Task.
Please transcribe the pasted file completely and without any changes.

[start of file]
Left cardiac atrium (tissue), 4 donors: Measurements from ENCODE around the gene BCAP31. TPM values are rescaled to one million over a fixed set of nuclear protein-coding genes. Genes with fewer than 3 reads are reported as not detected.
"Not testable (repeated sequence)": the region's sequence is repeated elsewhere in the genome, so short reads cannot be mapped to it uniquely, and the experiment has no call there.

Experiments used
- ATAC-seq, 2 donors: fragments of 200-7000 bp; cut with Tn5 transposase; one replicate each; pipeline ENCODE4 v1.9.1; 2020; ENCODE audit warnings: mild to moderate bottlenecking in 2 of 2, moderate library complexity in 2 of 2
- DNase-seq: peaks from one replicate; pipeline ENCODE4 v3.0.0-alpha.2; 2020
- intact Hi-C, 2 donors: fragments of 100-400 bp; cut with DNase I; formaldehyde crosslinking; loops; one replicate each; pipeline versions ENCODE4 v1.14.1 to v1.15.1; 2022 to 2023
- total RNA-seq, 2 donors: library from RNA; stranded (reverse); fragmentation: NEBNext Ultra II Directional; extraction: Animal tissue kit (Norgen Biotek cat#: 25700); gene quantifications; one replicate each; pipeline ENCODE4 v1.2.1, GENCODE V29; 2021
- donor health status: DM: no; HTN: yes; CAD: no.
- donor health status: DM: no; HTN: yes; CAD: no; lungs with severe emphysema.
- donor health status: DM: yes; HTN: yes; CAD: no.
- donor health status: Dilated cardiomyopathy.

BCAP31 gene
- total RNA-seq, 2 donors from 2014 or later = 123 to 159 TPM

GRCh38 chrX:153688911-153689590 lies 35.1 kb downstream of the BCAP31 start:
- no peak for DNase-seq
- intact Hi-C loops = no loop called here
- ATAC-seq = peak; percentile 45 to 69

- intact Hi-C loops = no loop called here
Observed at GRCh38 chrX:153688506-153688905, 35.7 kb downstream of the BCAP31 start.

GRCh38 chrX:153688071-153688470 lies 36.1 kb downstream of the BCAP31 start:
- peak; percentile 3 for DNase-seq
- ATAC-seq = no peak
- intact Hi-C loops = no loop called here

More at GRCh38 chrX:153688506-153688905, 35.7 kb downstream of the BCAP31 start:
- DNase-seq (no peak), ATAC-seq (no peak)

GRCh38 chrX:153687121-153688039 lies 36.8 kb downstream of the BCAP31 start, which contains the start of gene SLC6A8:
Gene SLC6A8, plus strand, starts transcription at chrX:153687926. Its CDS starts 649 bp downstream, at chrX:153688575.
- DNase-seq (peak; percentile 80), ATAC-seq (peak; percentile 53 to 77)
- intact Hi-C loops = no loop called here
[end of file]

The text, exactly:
Left cardiac atrium (tissue), 4 donors: Measurements from ENCODE around the gene BCAP31. TPM values are rescaled to one million over a fixed set of nuclear protein-coding genes. Genes with fewer than 3 reads are reported as not detected.
"Not testable (repeated sequence)": the region's sequence is repeated elsewhere in the genome, so short reads cannot be mapped to it uniquely, and the experiment has no call there.

Experiments used
- ATAC-seq, 2 donors: fragments of 200-7000 bp; cut with Tn5 transposase; one replicate each; pipeline ENCODE4 v1.9.1; 2020; ENCODE audit warnings: mild to moderate bottlenecking in 2 of 2, moderate library complexity in 2 of 2
- DNase-seq: peaks from one replicate; pipeline ENCODE4 v3.0.0-alpha.2; 2020
- intact Hi-C, 2 donors: fragments of 100-400 bp; cut with DNase I; formaldehyde crosslinking; loops; one replicate each; pipeline versions ENCODE4 v1.14.1 to v1.15.1; 2022 to 2023
- total RNA-seq, 2 donors: library from RNA; stranded (reverse); fragmentation: NEBNext Ultra II Directional; extraction: Animal tissue kit (Norgen Biotek cat#: 25700); gene quantifications; one replicate each; pipeline ENCODE4 v1.2.1, GENCODE V29; 2021
- donor health status: DM: no; HTN: yes; CAD: no.
- donor health status: DM: no; HTN: yes; CAD: no; lungs with severe emphysema.
- donor health status: DM: yes; HTN: yes; CAD: no.
- donor health status: Dilated cardiomyopathy.

BCAP31 gene
- total RNA-seq, 2 donors from 2014 or later = 123 to 159 TPM

GRCh38 chrX:153688911-153689590 lies 35.1 kb downstream of the BCAP31 start:
- no peak for DNase-seq
- intact Hi-C loops = no loop called here
- ATAC-seq = peak; percentile 45 to 69

- intact Hi-C loops = no loop called here
Observed at GRCh38 chrX:153688506-153688905, 35.7 kb downstream of the BCAP31 start.

GRCh38 chrX:153688071-153688470 lies 36.1 kb downstream of the BCAP31 start:
- peak; percentile 3 for DNase-seq
- ATAC-seq = no peak
- intact Hi-C loops = no loop called here

More at GRCh38 chrX:153688506-153688905, 35.7 kb downstream of the BCAP31 start:
- DNase-seq (no peak), ATAC-seq (no peak)

GRCh38 chrX:153687121-153688039 lies 36.8 kb downstream of the BCAP31 start, which contains the start of gene SLC6A8:
Gene SLC6A8, plus strand, starts transcription at chrX:153687926. Its CDS starts 649 bp downstream, at chrX:153688575.
- DNase-seq (peak; percentile 80), ATAC-seq (peak; percentile 53 to 77)
- intact Hi-C loops = no loop called here